Savile Row tailor Huntsman to pay $250,000 in US tax settlement
Bespoke suit maker H. Huntsman & Sons has agreed a $250,000 settlement with New York Attorney General Barbara Underwood for failure to collect and remit sales tax.
The prestigious tailor, which served as the inspiration for Matthew Vaughn’s blockbuster movie Kingsman, has been organising trunk shows in the US since 2007, during which employees meet with prospective customers to take measurements and arrange bespoke and made-to-measure clothing.
In 2016, Huntsman became the first Savile Row brand to open a store in New York. Open by appointment only, the studio is located at 130 West 57th and is home to Savile Row-trained cutters and bespoke specialists.
Based on these activities, Huntsman was found to have substantial nexus with New York that obliged it to collect and remit New York sales tax. However, the British company failed to do so for almost 10 years.
According to estimates from the Attorney General office, between January 2007 and November 2017 the brand sold and delivered approximately $1.6 million worth of garments and other goods to customers in New York without collecting or remitting New York State and local sales tax.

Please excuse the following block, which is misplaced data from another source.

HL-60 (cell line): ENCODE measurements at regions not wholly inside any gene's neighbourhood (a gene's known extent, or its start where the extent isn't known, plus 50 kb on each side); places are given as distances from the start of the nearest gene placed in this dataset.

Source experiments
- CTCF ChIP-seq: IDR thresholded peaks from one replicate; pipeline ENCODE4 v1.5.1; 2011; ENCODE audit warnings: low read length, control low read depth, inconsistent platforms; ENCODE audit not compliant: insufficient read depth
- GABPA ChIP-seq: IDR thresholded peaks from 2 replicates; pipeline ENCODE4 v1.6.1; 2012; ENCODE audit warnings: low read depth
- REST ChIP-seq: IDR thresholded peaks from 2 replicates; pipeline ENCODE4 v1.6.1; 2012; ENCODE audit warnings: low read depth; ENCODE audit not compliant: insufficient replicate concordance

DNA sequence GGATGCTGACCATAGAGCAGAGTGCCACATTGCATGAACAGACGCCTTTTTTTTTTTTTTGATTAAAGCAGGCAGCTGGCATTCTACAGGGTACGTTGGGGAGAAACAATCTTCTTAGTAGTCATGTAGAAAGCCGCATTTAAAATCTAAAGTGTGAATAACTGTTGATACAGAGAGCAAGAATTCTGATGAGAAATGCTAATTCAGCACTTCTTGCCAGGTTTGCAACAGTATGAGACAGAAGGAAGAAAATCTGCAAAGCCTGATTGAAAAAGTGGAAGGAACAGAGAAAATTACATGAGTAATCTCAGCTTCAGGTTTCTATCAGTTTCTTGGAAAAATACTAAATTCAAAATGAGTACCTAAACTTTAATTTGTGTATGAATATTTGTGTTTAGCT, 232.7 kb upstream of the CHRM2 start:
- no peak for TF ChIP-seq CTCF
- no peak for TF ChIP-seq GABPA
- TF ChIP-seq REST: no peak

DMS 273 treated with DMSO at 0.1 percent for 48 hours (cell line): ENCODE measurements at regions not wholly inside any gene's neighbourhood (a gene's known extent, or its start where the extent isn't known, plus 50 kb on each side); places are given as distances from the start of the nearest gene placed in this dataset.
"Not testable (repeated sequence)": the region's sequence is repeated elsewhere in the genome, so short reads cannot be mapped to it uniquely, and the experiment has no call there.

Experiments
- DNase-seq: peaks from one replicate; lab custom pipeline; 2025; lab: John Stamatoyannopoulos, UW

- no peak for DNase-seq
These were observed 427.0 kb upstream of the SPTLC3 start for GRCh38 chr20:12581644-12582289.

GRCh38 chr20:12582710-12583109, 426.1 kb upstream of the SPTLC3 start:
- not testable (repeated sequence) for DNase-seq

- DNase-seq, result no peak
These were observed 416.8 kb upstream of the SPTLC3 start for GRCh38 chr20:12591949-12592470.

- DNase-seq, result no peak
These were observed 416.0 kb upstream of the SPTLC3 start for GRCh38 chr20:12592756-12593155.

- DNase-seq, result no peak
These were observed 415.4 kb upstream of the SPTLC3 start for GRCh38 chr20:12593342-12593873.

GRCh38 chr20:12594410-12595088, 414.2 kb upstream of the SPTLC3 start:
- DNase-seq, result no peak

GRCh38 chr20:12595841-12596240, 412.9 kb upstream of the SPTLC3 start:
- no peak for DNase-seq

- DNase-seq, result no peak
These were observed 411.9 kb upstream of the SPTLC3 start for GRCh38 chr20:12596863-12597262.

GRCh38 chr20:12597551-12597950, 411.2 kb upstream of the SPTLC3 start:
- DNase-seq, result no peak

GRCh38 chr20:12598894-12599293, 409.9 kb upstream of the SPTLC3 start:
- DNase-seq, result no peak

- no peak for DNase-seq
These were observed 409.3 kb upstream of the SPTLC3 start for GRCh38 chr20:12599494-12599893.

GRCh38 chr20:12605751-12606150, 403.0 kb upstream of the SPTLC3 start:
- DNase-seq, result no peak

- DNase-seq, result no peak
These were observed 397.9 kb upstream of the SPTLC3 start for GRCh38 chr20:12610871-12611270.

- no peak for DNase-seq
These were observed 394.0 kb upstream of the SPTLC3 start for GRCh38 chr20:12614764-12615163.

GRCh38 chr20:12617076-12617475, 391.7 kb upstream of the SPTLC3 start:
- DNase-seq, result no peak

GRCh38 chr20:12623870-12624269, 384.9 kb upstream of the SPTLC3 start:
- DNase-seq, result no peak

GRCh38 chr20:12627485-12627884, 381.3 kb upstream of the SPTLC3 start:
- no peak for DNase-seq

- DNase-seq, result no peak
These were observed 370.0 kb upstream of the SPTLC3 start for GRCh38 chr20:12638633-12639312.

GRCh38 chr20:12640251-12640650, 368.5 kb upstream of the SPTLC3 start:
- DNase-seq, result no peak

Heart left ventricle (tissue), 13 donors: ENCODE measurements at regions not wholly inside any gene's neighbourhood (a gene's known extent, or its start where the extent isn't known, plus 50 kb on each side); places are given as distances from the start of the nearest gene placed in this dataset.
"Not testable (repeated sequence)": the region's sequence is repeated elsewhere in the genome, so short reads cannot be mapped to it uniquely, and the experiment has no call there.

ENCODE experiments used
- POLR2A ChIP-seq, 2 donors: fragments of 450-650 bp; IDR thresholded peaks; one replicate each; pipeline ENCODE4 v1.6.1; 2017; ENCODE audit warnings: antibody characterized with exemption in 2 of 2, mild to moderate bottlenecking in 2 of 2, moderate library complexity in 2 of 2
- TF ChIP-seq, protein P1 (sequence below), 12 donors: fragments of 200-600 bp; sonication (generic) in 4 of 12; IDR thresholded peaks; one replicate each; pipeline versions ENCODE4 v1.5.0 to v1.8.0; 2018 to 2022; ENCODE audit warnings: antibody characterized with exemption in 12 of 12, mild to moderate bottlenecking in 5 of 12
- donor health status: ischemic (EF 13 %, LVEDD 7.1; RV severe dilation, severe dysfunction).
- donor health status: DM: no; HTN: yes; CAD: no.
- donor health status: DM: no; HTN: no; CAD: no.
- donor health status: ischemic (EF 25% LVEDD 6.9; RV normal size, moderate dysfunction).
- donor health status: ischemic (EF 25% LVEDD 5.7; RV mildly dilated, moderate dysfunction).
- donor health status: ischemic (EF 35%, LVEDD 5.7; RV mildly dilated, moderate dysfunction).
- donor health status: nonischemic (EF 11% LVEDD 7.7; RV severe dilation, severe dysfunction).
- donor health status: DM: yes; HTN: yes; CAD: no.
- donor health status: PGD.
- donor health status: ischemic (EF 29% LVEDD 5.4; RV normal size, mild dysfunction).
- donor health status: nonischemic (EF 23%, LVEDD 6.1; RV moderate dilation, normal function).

“Out-of-state tailors who come to New York to make sales must play by the state’s rules,” said Attorney General Underwood. “Huntsman did the right thing by cooperating with our investigation and coming into compliance with the law.”
In addition to paying $250,000 in taxes, interest, and penalties for the ten-year period, Huntsman has agreed to several measures, including reforming its invoicing and record-keeping practices.
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